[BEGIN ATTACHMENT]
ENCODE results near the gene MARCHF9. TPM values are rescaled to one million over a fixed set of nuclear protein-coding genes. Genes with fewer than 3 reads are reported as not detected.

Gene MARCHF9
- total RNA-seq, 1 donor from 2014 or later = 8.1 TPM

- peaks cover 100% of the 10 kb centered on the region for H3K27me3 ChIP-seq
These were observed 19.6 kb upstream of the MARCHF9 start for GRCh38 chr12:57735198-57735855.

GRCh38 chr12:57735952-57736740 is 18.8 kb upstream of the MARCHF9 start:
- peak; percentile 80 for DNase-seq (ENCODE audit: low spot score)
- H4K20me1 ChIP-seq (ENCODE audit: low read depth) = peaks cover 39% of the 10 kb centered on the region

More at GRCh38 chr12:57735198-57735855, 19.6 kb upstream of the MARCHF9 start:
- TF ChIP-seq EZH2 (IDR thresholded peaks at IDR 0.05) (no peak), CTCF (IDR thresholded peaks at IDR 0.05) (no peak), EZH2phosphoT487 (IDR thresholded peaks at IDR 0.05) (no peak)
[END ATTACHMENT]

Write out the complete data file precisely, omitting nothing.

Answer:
ENCODE results near the gene MARCHF9. TPM values are rescaled to one million over a fixed set of nuclear protein-coding genes. Genes with fewer than 3 reads are reported as not detected.

Gene MARCHF9
- total RNA-seq, 1 donor from 2014 or later = 8.1 TPM

- peaks cover 100% of the 10 kb centered on the region for H3K27me3 ChIP-seq
These were observed 19.6 kb upstream of the MARCHF9 start for GRCh38 chr12:57735198-57735855.

GRCh38 chr12:57735952-57736740 is 18.8 kb upstream of the MARCHF9 start:
- peak; percentile 80 for DNase-seq (ENCODE audit: low spot score)
- H4K20me1 ChIP-seq (ENCODE audit: low read depth) = peaks cover 39% of the 10 kb centered on the region

More at GRCh38 chr12:57735198-57735855, 19.6 kb upstream of the MARCHF9 start:
- TF ChIP-seq EZH2 (IDR thresholded peaks at IDR 0.05) (no peak), CTCF (IDR thresholded peaks at IDR 0.05) (no peak), EZH2phosphoT487 (IDR thresholded peaks at IDR 0.05) (no peak)